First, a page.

Monday, 28 September 2015

Chaos in Catalunya

The parallels between Scotland and Catalunya are various - but the key difference is the gamble that England took in facilitating a binding referendum. That result, as we know, was a clear victory for those wishing to maintain the Union with 55% to 45% of the vote. Spain (that is Castile, Valencia and Grenada) in denying a referendum to Catalunya it could potentially have won with 53% to 47% if yesterday's election result can be extrapolated has just stepped into a world of pain.

Catalunyan separatists will now use that minority 47% of votes (on a 76% turnout), which has given them 72 seats in the regional parliament, sufficient to start secession. Spain will not permit it. Everything from the arrest of the separatist leaders to the military occupation of Catalunya is then possible, and Spain will be backed by the capi of the EU. 

As much in favour of both self-determination and localism as I am, I cannot say I support the separatists in their proposed actions. They simply don't enjoy the necessary clear democratic mandate for their intentions. Which is also why Sturgeon is farting into the wind with her bluster on Scotland. 

The alternative for Spain, to refrain from using force and to allow Catalunya to secede only to watch it collapse without the Euro and without membership of the EU, is attractive in offering an object lesson to Scotland but little else. Effective diplomacy is simply beyond the idiot clowns from Brussels. So we have a recipe for even more chaos in the Med.


DeeDee99 said...

The English didn't grant Scotland a Referendum; the British Government did. The English have no devolved political power in the UK; we are not recognises as a singe entity - a nation - as the Scots are. No-one knows what the English would have done, given the opportunity.

Spain would do well to give Catalunya a Referendum on independence because it's far better to settle these issues democratically. The alternative is the IRA/ETA route and I expect some Catalyans are already dusting off the ETA bomb-making manual.

DAD said...

If Catalunya leaves Spain (we are told) it must leave the EU (and the Euro).

If Scotland leaves the UK (we are tols) it will remain in the EU.

Why is there is a difference ?

Billy Marlene said...

Add to that the cinema tragedy in Vitoria-Gasteiz last Saturday.

248 perished in the fire due to there only being one emergency door.

Just proves that you shouldn't put all your Basques in one exit.

Budgie said...

Completely off topic, I would like to announce that the world does not appear to have ended.

Budgie said...

DAD, I thought we were all told during the neverendum that, since the SNP intended Scotland to voluntarily secede from the UK, Scotland would have to apply to join the EU (and hence be required to accept the euro)? So that appears to be the same.

One of the main planks of the EU is the aim to engineer the "EU of the regions", in order to destroy the influence of the nation state. This is also why the free movement of people is so dear to the EU's zombie heart (though disguised in the Single Market).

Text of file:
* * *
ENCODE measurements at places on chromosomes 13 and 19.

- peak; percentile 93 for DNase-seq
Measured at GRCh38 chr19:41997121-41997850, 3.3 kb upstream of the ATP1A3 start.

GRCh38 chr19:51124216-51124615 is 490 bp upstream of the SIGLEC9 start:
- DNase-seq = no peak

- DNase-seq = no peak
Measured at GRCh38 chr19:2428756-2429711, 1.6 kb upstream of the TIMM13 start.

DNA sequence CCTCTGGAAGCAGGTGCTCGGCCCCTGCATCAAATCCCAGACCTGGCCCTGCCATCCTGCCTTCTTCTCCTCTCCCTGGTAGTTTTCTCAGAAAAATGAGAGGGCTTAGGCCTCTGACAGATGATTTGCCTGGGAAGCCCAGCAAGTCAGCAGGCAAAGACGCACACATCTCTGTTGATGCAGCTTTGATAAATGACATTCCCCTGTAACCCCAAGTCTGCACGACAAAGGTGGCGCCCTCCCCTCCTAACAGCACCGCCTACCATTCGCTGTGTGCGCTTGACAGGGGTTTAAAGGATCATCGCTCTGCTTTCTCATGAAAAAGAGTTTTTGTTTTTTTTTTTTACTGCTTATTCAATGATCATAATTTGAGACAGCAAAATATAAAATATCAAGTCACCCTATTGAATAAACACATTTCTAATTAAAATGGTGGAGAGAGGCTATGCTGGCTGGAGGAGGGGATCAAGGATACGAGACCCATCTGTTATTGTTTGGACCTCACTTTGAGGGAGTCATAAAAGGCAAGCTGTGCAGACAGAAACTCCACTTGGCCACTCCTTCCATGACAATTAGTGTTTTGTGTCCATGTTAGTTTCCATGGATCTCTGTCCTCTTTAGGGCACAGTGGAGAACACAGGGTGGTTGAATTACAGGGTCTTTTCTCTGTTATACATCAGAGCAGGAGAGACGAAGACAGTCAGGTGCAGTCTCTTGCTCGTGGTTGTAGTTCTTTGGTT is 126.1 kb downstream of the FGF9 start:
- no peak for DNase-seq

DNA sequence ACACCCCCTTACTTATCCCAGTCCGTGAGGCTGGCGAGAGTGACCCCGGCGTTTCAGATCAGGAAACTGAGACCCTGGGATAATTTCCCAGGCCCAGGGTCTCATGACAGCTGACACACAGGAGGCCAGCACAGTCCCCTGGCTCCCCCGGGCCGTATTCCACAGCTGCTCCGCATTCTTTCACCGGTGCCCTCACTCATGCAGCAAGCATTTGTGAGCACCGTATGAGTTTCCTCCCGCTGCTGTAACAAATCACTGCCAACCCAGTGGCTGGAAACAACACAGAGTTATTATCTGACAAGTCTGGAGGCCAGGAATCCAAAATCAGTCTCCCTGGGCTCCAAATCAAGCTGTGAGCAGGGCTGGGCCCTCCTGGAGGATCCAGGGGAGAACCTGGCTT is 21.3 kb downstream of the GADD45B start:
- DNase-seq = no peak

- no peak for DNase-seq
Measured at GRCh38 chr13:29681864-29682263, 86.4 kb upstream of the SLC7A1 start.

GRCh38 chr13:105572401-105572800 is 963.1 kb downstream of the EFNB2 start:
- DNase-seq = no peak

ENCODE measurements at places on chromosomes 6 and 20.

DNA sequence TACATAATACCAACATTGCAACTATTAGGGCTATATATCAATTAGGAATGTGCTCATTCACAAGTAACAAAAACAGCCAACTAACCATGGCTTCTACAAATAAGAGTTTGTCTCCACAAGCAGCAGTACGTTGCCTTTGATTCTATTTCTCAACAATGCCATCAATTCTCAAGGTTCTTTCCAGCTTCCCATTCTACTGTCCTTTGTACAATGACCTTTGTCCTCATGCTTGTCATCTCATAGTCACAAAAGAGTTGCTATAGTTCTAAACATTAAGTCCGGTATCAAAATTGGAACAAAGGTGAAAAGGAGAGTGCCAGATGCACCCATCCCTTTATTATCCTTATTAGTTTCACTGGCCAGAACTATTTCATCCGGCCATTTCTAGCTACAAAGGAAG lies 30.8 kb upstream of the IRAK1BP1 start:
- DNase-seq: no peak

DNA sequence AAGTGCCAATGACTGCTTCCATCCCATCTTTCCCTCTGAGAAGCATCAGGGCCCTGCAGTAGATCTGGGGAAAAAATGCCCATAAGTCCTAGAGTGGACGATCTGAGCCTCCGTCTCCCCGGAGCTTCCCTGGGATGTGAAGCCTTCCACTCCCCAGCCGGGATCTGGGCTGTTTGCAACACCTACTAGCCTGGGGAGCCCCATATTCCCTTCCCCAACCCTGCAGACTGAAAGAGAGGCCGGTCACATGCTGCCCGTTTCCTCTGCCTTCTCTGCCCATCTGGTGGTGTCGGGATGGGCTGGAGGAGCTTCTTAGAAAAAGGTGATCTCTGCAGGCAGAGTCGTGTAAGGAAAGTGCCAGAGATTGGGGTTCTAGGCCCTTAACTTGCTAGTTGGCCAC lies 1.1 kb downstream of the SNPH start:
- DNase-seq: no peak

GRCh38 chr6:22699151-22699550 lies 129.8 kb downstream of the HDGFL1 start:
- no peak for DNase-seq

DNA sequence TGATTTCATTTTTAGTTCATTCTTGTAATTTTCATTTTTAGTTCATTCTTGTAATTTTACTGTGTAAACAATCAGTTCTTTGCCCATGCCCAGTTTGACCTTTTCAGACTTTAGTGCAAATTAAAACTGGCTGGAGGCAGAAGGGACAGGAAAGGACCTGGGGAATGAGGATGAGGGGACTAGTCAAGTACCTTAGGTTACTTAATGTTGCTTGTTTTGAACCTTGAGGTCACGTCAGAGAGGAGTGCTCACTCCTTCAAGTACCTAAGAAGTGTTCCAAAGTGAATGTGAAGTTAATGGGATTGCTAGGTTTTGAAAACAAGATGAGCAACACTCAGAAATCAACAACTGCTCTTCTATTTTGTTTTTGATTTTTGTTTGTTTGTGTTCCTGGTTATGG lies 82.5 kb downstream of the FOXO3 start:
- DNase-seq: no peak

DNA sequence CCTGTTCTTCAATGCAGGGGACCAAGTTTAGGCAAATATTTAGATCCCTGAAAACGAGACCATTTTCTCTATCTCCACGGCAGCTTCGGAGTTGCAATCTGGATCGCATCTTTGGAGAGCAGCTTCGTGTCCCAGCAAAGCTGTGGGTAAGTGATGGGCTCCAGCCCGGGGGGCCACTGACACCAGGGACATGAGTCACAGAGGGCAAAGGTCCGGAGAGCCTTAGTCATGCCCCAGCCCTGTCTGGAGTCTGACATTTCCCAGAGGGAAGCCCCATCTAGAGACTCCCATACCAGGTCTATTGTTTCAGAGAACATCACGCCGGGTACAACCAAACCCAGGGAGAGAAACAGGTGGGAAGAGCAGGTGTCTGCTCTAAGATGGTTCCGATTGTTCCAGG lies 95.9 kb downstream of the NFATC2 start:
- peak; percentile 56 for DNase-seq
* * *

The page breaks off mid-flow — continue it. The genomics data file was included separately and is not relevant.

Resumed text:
It is natural that this EU policy should open the door to the more grievance-prone regions first - hence the Catalans, Northern League and our very own Scots.

Anonymous said...

In many aspects, the comparison is specious.

Not least, by contrasting the economic situations and betwixt; the sweats and England, as compared with Catalunya and the rest of peninsula excepting the Portuguese.
There is, it must be noted, one rather big difference, whereas Scotland is supported by England and if Scotland left the union to attempt to fend for itself it would be in immediate great financial trouble, especially when one realizes it would be run by a bunch of Marxist redistribution policy loving eejits and England would laugh all the way to the BoE.
In Catalunya's case, it is the engine room of the 'Spanish' economy and it is the richest region in Spain by far - thus if, Catalunya choose to leave it's Spaniard cousins - those left behind would suffer most...........And Catalunya would be laughing.

Could Catalunya a nation founded on trade and seafaring survive outside of the EU and Spain? Of course they bloody could - and therein: that's what worries Madrid and Brussels so much.

Anonymous said...

It looks like the EU would actually facilitate Catalonia, its in their interests to do so.
Its the wealthiest part of Spain.
They'll change the rules if it suits them.

Anonymous said...

DeeDee99 said @ 07:01

'The English didn't grant Scotland a Referendum; the British Government did. The English have no devolved political power in the UK; we are not recognised as a singe entity - a nation - as the Scots are. No-one knows what the English would have done, given the opportunity.'

That is correct, and the only non-nation nation in Europe. Furthermore the British Government actively suppresses English identity, a repeat of what it once did to Welsh identity - for instance I have friends who have been arrested by the police for gathering in an open field to celebrate the life of the original English patron saint, St. Edmund.

A former Home and Foreign Secretary said this:

"The English, as a race, are not worth saving.." - Jack Straw

Easily our darkest time since William of Normandy took papal gold and hired a mercenary army. The time to fight or die is upon us.